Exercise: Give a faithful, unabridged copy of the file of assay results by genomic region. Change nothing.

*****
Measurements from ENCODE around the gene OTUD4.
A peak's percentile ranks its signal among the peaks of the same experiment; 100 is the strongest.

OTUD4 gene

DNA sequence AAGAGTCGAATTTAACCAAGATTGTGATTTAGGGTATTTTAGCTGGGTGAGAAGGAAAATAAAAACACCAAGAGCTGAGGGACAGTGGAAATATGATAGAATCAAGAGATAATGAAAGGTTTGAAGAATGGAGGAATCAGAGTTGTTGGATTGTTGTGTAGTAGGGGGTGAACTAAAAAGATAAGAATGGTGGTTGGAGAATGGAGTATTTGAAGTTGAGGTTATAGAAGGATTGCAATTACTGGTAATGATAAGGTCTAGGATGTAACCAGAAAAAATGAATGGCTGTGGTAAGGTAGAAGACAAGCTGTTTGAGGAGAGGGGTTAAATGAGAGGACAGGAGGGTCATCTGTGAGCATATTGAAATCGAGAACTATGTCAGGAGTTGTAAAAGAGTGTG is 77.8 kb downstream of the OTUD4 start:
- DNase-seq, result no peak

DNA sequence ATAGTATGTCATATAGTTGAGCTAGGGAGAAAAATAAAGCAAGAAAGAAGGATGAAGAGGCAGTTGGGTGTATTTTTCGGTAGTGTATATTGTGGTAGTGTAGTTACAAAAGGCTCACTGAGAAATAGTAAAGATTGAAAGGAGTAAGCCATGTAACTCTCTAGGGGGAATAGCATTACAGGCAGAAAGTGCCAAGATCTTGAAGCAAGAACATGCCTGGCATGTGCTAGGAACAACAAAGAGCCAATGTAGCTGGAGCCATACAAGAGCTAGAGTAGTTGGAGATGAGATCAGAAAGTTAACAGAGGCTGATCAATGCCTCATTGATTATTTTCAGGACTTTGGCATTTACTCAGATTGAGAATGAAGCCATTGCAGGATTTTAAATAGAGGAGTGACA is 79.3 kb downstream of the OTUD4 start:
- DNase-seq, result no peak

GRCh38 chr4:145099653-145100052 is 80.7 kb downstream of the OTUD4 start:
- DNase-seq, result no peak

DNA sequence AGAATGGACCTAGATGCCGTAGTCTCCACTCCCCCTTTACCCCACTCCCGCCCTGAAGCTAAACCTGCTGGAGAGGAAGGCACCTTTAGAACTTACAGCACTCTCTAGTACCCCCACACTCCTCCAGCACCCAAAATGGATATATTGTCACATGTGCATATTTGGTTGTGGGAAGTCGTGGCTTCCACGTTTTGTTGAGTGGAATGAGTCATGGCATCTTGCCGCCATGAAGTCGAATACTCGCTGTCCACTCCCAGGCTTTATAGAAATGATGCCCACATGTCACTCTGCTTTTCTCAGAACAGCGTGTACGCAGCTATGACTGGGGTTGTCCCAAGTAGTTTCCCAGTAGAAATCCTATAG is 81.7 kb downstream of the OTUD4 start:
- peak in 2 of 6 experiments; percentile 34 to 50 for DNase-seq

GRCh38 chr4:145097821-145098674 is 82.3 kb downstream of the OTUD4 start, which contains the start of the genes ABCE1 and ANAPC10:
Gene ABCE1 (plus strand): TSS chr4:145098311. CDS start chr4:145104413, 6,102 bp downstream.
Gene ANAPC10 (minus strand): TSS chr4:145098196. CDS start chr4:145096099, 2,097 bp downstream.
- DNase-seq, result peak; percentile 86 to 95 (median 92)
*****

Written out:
Measurements from ENCODE around the gene OTUD4.
A peak's percentile ranks its signal among the peaks of the same experiment; 100 is the strongest.

OTUD4 gene

DNA sequence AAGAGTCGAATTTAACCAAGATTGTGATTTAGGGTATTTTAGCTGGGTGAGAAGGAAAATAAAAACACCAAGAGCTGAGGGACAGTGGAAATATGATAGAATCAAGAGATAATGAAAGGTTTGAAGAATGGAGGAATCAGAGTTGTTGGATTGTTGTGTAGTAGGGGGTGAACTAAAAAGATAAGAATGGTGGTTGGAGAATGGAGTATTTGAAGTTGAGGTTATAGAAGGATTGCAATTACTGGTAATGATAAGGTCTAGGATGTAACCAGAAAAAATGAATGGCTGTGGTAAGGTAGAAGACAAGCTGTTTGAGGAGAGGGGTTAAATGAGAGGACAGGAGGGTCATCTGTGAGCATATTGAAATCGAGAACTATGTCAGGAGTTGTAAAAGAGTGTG is 77.8 kb downstream of the OTUD4 start:
- DNase-seq, result no peak

DNA sequence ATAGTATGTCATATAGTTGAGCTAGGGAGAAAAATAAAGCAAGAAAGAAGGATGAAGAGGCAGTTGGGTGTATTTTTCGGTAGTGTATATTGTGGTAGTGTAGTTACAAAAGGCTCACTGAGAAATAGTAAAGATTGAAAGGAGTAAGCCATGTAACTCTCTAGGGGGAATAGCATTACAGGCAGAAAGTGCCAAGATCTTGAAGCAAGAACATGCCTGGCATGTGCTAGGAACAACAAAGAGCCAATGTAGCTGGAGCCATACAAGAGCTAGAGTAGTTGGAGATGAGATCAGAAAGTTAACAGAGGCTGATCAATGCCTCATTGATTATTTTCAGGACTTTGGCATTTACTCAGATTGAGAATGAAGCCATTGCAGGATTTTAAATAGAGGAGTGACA is 79.3 kb downstream of the OTUD4 start:
- DNase-seq, result no peak

GRCh38 chr4:145099653-145100052 is 80.7 kb downstream of the OTUD4 start:
- DNase-seq, result no peak

DNA sequence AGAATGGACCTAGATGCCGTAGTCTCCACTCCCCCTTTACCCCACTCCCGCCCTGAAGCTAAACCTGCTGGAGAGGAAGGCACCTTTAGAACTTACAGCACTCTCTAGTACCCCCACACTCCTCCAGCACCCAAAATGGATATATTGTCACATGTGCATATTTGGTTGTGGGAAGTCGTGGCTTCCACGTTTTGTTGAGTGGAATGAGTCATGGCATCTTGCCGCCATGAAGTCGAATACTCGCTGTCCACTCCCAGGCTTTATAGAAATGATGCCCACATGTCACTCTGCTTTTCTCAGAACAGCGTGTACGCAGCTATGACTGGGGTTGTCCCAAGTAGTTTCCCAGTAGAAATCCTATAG is 81.7 kb downstream of the OTUD4 start:
- peak in 2 of 6 experiments; percentile 34 to 50 for DNase-seq

GRCh38 chr4:145097821-145098674 is 82.3 kb downstream of the OTUD4 start, which contains the start of the genes ABCE1 and ANAPC10:
Gene ABCE1 (plus strand): TSS chr4:145098311. CDS start chr4:145104413, 6,102 bp downstream.
Gene ANAPC10 (minus strand): TSS chr4:145098196. CDS start chr4:145096099, 2,097 bp downstream.
- DNase-seq, result peak; percentile 86 to 95 (median 92)